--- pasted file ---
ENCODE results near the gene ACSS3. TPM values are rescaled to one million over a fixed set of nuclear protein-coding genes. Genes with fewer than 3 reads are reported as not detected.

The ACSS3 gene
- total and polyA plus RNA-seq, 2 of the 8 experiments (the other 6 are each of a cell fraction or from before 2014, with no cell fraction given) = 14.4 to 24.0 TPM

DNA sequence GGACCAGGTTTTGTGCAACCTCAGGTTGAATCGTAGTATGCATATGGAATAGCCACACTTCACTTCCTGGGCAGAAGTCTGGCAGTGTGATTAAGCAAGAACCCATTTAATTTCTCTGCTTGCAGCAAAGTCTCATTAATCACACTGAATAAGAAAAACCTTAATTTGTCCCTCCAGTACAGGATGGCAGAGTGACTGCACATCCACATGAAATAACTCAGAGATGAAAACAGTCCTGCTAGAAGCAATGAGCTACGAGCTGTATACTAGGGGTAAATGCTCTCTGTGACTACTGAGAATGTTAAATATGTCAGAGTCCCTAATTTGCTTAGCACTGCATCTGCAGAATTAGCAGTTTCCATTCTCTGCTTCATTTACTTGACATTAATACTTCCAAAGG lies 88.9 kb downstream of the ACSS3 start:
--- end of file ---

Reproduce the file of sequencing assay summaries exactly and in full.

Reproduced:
ENCODE results near the gene ACSS3. TPM values are rescaled to one million over a fixed set of nuclear protein-coding genes. Genes with fewer than 3 reads are reported as not detected.

The ACSS3 gene
- total and polyA plus RNA-seq, 2 of the 8 experiments (the other 6 are each of a cell fraction or from before 2014, with no cell fraction given) = 14.4 to 24.0 TPM

DNA sequence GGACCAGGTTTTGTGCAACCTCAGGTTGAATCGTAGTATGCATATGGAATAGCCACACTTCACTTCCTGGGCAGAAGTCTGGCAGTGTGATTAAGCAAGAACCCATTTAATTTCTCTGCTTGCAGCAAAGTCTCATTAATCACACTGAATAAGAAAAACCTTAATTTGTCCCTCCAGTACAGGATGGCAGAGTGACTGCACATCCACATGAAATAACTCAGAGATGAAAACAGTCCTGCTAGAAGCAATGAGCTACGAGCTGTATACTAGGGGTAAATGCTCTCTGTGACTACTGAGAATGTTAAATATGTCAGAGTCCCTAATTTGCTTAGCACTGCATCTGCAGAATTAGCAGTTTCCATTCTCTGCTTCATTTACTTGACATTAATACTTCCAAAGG lies 88.9 kb downstream of the ACSS3 start: